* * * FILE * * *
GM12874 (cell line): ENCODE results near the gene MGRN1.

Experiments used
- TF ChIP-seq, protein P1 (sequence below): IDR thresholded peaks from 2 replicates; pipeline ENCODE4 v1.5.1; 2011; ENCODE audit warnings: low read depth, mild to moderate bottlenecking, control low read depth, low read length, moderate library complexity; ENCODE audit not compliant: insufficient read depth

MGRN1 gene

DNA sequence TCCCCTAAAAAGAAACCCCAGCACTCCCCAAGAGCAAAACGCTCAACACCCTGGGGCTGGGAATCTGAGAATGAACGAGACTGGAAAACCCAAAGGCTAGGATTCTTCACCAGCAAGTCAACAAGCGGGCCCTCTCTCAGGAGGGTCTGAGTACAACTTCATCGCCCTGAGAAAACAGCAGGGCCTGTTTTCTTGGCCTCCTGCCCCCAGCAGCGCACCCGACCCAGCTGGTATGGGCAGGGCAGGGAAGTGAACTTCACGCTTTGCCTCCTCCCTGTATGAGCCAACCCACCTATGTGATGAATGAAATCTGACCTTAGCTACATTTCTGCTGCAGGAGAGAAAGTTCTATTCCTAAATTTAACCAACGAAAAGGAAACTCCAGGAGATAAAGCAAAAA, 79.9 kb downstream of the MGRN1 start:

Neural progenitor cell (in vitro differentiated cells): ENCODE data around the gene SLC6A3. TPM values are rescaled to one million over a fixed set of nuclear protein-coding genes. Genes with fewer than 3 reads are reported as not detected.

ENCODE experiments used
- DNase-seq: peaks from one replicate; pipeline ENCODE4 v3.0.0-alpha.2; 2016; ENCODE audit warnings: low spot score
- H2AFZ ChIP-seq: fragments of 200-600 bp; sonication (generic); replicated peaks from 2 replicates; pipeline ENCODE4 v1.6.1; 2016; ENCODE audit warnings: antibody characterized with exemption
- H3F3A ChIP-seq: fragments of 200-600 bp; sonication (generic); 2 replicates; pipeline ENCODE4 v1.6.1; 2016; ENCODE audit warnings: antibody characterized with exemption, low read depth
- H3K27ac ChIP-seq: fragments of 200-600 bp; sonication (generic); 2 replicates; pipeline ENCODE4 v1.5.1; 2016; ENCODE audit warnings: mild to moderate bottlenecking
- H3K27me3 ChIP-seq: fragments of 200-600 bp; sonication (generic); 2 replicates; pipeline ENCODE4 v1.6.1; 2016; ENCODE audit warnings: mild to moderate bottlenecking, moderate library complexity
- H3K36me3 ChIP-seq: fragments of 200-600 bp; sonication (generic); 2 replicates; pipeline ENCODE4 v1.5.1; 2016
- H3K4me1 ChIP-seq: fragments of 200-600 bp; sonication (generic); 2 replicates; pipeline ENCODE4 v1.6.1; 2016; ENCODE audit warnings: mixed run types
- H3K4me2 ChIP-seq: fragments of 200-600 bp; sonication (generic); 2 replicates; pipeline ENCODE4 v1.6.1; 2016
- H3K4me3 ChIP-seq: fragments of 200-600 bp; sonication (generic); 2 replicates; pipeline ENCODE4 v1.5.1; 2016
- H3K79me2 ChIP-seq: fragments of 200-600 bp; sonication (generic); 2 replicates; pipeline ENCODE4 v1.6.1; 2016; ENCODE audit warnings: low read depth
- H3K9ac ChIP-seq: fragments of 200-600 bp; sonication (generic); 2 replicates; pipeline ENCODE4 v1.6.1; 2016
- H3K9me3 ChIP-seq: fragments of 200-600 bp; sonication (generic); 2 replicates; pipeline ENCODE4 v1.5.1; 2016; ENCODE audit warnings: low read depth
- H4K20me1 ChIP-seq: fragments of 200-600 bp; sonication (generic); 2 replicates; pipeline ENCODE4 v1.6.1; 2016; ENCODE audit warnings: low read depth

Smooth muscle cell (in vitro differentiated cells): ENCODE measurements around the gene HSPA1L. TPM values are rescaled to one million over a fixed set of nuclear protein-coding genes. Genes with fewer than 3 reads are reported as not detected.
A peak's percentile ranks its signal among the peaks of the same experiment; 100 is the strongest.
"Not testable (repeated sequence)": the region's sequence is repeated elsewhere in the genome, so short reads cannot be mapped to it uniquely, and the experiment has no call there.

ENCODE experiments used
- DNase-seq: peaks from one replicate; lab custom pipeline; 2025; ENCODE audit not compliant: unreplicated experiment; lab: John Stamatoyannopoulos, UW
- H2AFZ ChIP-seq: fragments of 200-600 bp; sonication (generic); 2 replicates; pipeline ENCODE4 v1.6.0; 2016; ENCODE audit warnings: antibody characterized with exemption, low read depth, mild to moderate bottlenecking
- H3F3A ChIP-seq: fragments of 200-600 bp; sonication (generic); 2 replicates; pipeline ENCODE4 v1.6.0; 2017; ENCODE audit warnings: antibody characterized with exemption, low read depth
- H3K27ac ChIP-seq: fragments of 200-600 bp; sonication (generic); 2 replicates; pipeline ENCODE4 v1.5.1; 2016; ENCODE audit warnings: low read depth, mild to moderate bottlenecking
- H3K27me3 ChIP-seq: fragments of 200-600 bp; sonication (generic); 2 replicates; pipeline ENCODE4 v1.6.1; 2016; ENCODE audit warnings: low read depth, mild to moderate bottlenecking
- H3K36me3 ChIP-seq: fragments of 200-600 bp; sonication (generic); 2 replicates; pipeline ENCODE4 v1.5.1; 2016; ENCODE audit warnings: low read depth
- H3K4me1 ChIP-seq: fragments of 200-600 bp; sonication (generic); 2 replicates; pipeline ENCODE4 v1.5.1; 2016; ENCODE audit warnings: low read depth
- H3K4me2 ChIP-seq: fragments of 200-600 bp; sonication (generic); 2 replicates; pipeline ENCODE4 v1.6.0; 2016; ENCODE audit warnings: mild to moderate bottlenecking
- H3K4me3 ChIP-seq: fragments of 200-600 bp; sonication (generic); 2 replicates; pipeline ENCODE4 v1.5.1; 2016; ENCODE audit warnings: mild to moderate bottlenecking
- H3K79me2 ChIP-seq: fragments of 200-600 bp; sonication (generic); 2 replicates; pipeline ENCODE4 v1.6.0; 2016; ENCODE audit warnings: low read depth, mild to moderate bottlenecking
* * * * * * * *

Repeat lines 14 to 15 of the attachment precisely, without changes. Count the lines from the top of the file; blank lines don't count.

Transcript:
- H3K4me1 ChIP-seq: fragments of 200-600 bp; sonication (generic); 2 replicates; pipeline ENCODE4 v1.6.1; 2016; ENCODE audit warnings: mixed run types
- H3K4me2 ChIP-seq: fragments of 200-600 bp; sonication (generic); 2 replicates; pipeline ENCODE4 v1.6.1; 2016